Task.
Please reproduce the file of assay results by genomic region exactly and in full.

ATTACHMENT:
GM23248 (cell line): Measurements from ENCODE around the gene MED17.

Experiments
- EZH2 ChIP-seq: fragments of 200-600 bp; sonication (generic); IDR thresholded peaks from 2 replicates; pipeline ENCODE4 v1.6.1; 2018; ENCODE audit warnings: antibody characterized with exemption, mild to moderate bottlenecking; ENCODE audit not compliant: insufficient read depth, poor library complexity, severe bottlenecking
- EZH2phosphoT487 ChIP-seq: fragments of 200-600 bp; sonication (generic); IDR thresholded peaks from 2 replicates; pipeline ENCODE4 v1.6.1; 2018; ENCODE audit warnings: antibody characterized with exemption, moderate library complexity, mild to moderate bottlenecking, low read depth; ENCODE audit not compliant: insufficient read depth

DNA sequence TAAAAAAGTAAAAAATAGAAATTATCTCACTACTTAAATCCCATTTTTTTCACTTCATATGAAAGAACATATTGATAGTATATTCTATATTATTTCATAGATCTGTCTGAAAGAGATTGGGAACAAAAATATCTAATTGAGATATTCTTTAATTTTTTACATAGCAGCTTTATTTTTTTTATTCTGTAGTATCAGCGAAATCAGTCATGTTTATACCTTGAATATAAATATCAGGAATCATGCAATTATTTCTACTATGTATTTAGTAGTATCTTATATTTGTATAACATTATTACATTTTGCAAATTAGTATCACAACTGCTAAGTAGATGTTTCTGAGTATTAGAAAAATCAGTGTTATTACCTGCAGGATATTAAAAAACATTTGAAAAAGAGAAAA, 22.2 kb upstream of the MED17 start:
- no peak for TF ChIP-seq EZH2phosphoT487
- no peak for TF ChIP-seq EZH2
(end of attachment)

GM23248 (cell line): Measurements from ENCODE around the gene MED17.

Experiments
- EZH2 ChIP-seq: fragments of 200-600 bp; sonication (generic); IDR thresholded peaks from 2 replicates; pipeline ENCODE4 v1.6.1; 2018; ENCODE audit warnings: antibody characterized with exemption, mild to moderate bottlenecking; ENCODE audit not compliant: insufficient read depth, poor library complexity, severe bottlenecking
- EZH2phosphoT487 ChIP-seq: fragments of 200-600 bp; sonication (generic); IDR thresholded peaks from 2 replicates; pipeline ENCODE4 v1.6.1; 2018; ENCODE audit warnings: antibody characterized with exemption, moderate library complexity, mild to moderate bottlenecking, low read depth; ENCODE audit not compliant: insufficient read depth

DNA sequence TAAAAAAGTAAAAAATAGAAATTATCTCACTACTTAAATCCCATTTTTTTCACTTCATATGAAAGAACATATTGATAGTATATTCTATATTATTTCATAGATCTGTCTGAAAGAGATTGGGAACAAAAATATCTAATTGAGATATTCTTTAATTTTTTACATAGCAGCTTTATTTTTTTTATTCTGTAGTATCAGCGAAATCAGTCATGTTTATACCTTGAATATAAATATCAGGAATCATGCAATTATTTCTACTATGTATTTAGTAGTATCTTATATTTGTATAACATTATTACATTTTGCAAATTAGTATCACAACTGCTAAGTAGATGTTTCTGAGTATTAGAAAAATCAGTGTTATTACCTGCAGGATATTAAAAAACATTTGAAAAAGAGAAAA, 22.2 kb upstream of the MED17 start:
- no peak for TF ChIP-seq EZH2phosphoT487
- no peak for TF ChIP-seq EZH2